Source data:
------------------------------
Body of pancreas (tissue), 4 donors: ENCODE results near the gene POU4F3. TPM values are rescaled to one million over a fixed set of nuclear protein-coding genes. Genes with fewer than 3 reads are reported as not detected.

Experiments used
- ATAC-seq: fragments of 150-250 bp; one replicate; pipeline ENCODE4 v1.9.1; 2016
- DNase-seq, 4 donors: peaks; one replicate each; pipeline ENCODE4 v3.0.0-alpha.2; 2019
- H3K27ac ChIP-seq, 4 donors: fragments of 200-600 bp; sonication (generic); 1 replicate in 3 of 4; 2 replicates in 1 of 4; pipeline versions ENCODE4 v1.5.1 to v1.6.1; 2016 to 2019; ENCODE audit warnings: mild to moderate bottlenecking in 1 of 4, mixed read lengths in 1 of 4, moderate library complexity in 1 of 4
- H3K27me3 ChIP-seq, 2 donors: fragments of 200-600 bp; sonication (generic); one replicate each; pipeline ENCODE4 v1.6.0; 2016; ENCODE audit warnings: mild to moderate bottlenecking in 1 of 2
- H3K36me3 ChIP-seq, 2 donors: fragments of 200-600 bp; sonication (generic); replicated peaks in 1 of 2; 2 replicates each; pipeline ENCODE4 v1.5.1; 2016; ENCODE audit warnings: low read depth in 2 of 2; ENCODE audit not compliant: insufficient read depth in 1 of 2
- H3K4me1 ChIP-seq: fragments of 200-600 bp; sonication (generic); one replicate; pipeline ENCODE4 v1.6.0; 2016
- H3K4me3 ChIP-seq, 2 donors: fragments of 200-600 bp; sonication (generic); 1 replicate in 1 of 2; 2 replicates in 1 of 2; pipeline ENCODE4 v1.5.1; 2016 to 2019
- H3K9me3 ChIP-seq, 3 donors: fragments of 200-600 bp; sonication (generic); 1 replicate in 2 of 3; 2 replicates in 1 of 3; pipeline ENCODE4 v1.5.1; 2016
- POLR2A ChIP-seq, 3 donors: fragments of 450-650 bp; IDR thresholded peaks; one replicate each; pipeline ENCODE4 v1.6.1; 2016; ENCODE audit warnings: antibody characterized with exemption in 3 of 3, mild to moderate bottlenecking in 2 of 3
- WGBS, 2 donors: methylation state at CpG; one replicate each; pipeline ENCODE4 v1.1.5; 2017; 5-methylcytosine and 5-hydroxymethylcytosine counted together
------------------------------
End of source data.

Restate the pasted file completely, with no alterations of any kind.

Body of pancreas (tissue), 4 donors: ENCODE results near the gene POU4F3. TPM values are rescaled to one million over a fixed set of nuclear protein-coding genes. Genes with fewer than 3 reads are reported as not detected.

Experiments used
- ATAC-seq: fragments of 150-250 bp; one replicate; pipeline ENCODE4 v1.9.1; 2016
- DNase-seq, 4 donors: peaks; one replicate each; pipeline ENCODE4 v3.0.0-alpha.2; 2019
- H3K27ac ChIP-seq, 4 donors: fragments of 200-600 bp; sonication (generic); 1 replicate in 3 of 4; 2 replicates in 1 of 4; pipeline versions ENCODE4 v1.5.1 to v1.6.1; 2016 to 2019; ENCODE audit warnings: mild to moderate bottlenecking in 1 of 4, mixed read lengths in 1 of 4, moderate library complexity in 1 of 4
- H3K27me3 ChIP-seq, 2 donors: fragments of 200-600 bp; sonication (generic); one replicate each; pipeline ENCODE4 v1.6.0; 2016; ENCODE audit warnings: mild to moderate bottlenecking in 1 of 2
- H3K36me3 ChIP-seq, 2 donors: fragments of 200-600 bp; sonication (generic); replicated peaks in 1 of 2; 2 replicates each; pipeline ENCODE4 v1.5.1; 2016; ENCODE audit warnings: low read depth in 2 of 2; ENCODE audit not compliant: insufficient read depth in 1 of 2
- H3K4me1 ChIP-seq: fragments of 200-600 bp; sonication (generic); one replicate; pipeline ENCODE4 v1.6.0; 2016
- H3K4me3 ChIP-seq, 2 donors: fragments of 200-600 bp; sonication (generic); 1 replicate in 1 of 2; 2 replicates in 1 of 2; pipeline ENCODE4 v1.5.1; 2016 to 2019
- H3K9me3 ChIP-seq, 3 donors: fragments of 200-600 bp; sonication (generic); 1 replicate in 2 of 3; 2 replicates in 1 of 3; pipeline ENCODE4 v1.5.1; 2016
- POLR2A ChIP-seq, 3 donors: fragments of 450-650 bp; IDR thresholded peaks; one replicate each; pipeline ENCODE4 v1.6.1; 2016; ENCODE audit warnings: antibody characterized with exemption in 3 of 3, mild to moderate bottlenecking in 2 of 3
- WGBS, 2 donors: methylation state at CpG; one replicate each; pipeline ENCODE4 v1.1.5; 2017; 5-methylcytosine and 5-hydroxymethylcytosine counted together